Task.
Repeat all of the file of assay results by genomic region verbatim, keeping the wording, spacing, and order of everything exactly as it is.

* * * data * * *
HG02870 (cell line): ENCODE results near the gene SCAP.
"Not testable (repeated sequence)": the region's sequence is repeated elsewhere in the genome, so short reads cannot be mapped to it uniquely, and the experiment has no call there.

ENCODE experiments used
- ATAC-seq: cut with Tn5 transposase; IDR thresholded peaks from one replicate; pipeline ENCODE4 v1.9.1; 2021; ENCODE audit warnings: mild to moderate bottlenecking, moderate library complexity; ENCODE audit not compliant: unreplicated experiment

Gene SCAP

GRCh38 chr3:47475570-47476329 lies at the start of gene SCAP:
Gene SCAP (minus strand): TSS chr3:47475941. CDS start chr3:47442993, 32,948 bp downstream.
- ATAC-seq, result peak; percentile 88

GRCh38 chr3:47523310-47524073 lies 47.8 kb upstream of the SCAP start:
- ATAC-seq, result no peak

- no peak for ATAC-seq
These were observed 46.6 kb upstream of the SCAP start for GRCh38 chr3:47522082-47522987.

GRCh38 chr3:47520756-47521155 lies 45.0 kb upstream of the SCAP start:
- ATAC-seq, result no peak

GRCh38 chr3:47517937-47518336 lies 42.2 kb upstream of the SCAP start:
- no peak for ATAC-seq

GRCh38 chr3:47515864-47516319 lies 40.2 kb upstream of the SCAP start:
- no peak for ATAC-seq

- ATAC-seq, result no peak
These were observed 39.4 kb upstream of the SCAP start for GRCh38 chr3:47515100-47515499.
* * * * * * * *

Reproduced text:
HG02870 (cell line): ENCODE results near the gene SCAP.
"Not testable (repeated sequence)": the region's sequence is repeated elsewhere in the genome, so short reads cannot be mapped to it uniquely, and the experiment has no call there.

ENCODE experiments used
- ATAC-seq: cut with Tn5 transposase; IDR thresholded peaks from one replicate; pipeline ENCODE4 v1.9.1; 2021; ENCODE audit warnings: mild to moderate bottlenecking, moderate library complexity; ENCODE audit not compliant: unreplicated experiment

Gene SCAP

GRCh38 chr3:47475570-47476329 lies at the start of gene SCAP:
Gene SCAP (minus strand): TSS chr3:47475941. CDS start chr3:47442993, 32,948 bp downstream.
- ATAC-seq, result peak; percentile 88

GRCh38 chr3:47523310-47524073 lies 47.8 kb upstream of the SCAP start:
- ATAC-seq, result no peak

- no peak for ATAC-seq
These were observed 46.6 kb upstream of the SCAP start for GRCh38 chr3:47522082-47522987.

GRCh38 chr3:47520756-47521155 lies 45.0 kb upstream of the SCAP start:
- ATAC-seq, result no peak

GRCh38 chr3:47517937-47518336 lies 42.2 kb upstream of the SCAP start:
- no peak for ATAC-seq

GRCh38 chr3:47515864-47516319 lies 40.2 kb upstream of the SCAP start:
- no peak for ATAC-seq

- ATAC-seq, result no peak
These were observed 39.4 kb upstream of the SCAP start for GRCh38 chr3:47515100-47515499.